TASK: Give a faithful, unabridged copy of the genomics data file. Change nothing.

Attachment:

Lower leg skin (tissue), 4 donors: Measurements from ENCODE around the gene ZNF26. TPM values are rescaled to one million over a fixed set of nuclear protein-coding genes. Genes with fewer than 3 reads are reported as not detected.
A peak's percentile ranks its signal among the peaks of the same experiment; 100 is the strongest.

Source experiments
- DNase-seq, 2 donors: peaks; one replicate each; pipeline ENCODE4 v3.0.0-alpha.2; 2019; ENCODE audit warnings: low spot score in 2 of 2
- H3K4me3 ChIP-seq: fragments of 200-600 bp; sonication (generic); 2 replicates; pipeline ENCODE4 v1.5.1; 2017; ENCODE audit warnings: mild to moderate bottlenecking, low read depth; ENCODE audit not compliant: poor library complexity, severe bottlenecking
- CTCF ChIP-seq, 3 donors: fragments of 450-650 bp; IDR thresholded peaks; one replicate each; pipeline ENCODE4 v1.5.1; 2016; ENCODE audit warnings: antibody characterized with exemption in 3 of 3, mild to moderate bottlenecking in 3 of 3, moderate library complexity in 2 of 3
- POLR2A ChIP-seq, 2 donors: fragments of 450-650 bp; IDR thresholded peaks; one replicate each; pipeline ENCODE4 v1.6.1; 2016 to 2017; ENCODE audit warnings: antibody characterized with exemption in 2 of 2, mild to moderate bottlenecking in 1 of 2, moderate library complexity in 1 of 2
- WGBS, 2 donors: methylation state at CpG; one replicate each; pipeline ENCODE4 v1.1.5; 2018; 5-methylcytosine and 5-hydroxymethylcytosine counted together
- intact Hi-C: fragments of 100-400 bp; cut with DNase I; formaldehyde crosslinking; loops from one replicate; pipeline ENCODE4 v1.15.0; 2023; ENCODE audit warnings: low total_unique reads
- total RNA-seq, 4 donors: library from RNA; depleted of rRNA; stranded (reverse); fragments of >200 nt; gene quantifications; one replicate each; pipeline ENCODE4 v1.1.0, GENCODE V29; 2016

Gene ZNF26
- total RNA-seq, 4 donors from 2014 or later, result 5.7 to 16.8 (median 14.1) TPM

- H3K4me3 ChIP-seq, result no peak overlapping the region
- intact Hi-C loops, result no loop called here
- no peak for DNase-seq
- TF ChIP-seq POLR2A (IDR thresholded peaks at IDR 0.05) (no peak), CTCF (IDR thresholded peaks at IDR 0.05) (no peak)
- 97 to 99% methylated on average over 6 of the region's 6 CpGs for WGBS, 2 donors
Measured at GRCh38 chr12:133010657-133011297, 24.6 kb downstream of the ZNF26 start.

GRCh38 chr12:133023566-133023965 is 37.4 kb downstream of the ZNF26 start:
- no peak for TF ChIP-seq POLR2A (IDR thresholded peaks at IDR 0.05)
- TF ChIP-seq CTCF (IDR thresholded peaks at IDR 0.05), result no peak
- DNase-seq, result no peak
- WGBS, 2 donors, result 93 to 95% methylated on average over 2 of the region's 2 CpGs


Lower leg skin (tissue), 4 donors: Measurements from ENCODE around the gene ZNF26. TPM values are rescaled to one million over a fixed set of nuclear protein-coding genes. Genes with fewer than 3 reads are reported as not detected.
A peak's percentile ranks its signal among the peaks of the same experiment; 100 is the strongest.

Source experiments
- DNase-seq, 2 donors: peaks; one replicate each; pipeline ENCODE4 v3.0.0-alpha.2; 2019; ENCODE audit warnings: low spot score in 2 of 2
- H3K4me3 ChIP-seq: fragments of 200-600 bp; sonication (generic); 2 replicates; pipeline ENCODE4 v1.5.1; 2017; ENCODE audit warnings: mild to moderate bottlenecking, low read depth; ENCODE audit not compliant: poor library complexity, severe bottlenecking
- CTCF ChIP-seq, 3 donors: fragments of 450-650 bp; IDR thresholded peaks; one replicate each; pipeline ENCODE4 v1.5.1; 2016; ENCODE audit warnings: antibody characterized with exemption in 3 of 3, mild to moderate bottlenecking in 3 of 3, moderate library complexity in 2 of 3
- POLR2A ChIP-seq, 2 donors: fragments of 450-650 bp; IDR thresholded peaks; one replicate each; pipeline ENCODE4 v1.6.1; 2016 to 2017; ENCODE audit warnings: antibody characterized with exemption in 2 of 2, mild to moderate bottlenecking in 1 of 2, moderate library complexity in 1 of 2
- WGBS, 2 donors: methylation state at CpG; one replicate each; pipeline ENCODE4 v1.1.5; 2018; 5-methylcytosine and 5-hydroxymethylcytosine counted together
- intact Hi-C: fragments of 100-400 bp; cut with DNase I; formaldehyde crosslinking; loops from one replicate; pipeline ENCODE4 v1.15.0; 2023; ENCODE audit warnings: low total_unique reads
- total RNA-seq, 4 donors: library from RNA; depleted of rRNA; stranded (reverse); fragments of >200 nt; gene quantifications; one replicate each; pipeline ENCODE4 v1.1.0, GENCODE V29; 2016

Gene ZNF26
- total RNA-seq, 4 donors from 2014 or later, result 5.7 to 16.8 (median 14.1) TPM

- H3K4me3 ChIP-seq, result no peak overlapping the region
- intact Hi-C loops, result no loop called here
- no peak for DNase-seq
- TF ChIP-seq POLR2A (IDR thresholded peaks at IDR 0.05) (no peak), CTCF (IDR thresholded peaks at IDR 0.05) (no peak)
- 97 to 99% methylated on average over 6 of the region's 6 CpGs for WGBS, 2 donors
Measured at GRCh38 chr12:133010657-133011297, 24.6 kb downstream of the ZNF26 start.

GRCh38 chr12:133023566-133023965 is 37.4 kb downstream of the ZNF26 start:
- no peak for TF ChIP-seq POLR2A (IDR thresholded peaks at IDR 0.05)
- TF ChIP-seq CTCF (IDR thresholded peaks at IDR 0.05), result no peak
- DNase-seq, result no peak
- WGBS, 2 donors, result 93 to 95% methylated on average over 2 of the region's 2 CpGs